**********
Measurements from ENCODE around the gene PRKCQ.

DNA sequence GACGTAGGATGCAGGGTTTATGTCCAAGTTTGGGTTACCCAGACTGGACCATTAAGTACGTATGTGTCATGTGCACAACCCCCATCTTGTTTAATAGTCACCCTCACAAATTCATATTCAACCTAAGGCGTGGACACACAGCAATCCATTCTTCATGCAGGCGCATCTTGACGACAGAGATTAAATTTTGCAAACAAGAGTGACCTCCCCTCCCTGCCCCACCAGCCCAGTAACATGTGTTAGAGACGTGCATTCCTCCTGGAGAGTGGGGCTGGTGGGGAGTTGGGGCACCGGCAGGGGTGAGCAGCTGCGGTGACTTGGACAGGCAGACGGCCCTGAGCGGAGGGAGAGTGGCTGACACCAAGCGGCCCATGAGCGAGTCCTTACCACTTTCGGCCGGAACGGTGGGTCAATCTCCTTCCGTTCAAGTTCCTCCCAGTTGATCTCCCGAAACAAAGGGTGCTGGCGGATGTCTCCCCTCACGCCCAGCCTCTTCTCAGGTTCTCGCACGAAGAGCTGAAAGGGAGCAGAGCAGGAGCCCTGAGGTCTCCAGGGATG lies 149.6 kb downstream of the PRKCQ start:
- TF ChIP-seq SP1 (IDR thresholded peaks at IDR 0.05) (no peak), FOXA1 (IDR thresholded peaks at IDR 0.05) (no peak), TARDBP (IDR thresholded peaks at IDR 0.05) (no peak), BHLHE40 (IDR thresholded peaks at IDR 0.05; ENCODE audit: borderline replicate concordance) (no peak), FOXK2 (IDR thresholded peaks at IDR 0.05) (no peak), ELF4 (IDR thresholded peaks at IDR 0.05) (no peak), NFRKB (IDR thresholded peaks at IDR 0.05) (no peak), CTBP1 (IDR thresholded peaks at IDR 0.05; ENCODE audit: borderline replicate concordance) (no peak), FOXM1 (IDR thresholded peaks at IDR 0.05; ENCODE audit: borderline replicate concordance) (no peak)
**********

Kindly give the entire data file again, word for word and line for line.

Measurements from ENCODE around the gene PRKCQ.

DNA sequence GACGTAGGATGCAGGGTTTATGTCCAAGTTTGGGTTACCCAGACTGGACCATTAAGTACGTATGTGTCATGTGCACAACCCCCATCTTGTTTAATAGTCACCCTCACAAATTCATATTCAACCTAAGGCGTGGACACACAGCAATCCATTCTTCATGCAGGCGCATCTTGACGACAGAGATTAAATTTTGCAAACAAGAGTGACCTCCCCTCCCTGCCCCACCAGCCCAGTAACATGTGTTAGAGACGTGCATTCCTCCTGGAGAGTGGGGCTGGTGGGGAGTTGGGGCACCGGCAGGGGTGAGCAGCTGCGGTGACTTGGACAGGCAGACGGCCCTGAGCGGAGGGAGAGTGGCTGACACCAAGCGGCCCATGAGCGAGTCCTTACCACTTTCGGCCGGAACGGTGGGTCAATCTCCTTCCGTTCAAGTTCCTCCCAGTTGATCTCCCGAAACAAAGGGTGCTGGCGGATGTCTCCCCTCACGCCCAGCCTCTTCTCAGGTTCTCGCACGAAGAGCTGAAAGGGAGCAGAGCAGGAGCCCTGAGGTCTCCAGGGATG lies 149.6 kb downstream of the PRKCQ start:
- TF ChIP-seq SP1 (IDR thresholded peaks at IDR 0.05) (no peak), FOXA1 (IDR thresholded peaks at IDR 0.05) (no peak), TARDBP (IDR thresholded peaks at IDR 0.05) (no peak), BHLHE40 (IDR thresholded peaks at IDR 0.05; ENCODE audit: borderline replicate concordance) (no peak), FOXK2 (IDR thresholded peaks at IDR 0.05) (no peak), ELF4 (IDR thresholded peaks at IDR 0.05) (no peak), NFRKB (IDR thresholded peaks at IDR 0.05) (no peak), CTBP1 (IDR thresholded peaks at IDR 0.05; ENCODE audit: borderline replicate concordance) (no peak), FOXM1 (IDR thresholded peaks at IDR 0.05; ENCODE audit: borderline replicate concordance) (no peak)